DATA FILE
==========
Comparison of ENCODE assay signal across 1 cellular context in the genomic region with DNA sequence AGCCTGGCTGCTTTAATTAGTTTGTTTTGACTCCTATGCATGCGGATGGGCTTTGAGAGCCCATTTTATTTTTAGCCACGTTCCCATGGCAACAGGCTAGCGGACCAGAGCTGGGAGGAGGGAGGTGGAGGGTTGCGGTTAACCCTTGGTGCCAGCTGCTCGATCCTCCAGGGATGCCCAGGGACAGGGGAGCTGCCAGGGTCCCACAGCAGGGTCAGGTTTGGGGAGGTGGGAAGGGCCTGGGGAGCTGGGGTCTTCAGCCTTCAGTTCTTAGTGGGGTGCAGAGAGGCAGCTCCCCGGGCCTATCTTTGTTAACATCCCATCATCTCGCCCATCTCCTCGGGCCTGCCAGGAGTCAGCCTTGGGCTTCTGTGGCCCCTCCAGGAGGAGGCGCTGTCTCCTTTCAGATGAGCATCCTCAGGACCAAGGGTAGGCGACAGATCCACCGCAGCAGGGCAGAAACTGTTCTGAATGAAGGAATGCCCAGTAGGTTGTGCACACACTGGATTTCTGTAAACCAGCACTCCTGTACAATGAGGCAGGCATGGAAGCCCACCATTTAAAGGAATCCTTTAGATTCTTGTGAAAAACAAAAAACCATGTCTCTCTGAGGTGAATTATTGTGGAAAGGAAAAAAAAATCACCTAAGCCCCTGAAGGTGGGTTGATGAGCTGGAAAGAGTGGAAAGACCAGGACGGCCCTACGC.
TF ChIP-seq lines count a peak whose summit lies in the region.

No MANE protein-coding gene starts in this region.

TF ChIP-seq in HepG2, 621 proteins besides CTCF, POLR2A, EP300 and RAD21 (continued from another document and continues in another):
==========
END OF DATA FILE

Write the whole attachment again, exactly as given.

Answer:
Comparison of ENCODE assay signal across 1 cellular context in the genomic region with DNA sequence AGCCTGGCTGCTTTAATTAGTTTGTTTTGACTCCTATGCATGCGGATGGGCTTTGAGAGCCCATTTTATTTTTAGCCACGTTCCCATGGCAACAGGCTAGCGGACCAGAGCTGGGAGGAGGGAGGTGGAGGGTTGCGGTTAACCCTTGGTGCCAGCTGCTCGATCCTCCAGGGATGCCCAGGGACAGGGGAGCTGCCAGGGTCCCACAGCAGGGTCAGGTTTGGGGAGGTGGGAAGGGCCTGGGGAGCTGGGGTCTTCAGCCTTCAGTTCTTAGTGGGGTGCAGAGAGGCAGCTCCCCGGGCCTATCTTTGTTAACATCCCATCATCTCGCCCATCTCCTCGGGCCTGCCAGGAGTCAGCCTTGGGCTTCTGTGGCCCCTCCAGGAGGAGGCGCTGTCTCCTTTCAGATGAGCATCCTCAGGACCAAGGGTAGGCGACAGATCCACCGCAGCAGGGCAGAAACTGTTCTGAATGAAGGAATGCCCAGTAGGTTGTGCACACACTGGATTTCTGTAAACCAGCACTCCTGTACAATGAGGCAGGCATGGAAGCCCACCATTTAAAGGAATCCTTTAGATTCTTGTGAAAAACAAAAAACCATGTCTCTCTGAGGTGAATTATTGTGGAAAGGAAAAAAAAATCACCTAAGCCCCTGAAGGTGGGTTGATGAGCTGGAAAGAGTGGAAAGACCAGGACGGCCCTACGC.
TF ChIP-seq lines count a peak whose summit lies in the region.

No MANE protein-coding gene starts in this region.

TF ChIP-seq in HepG2, 621 proteins besides CTCF, POLR2A, EP300 and RAD21 (continued from another document and continues in another):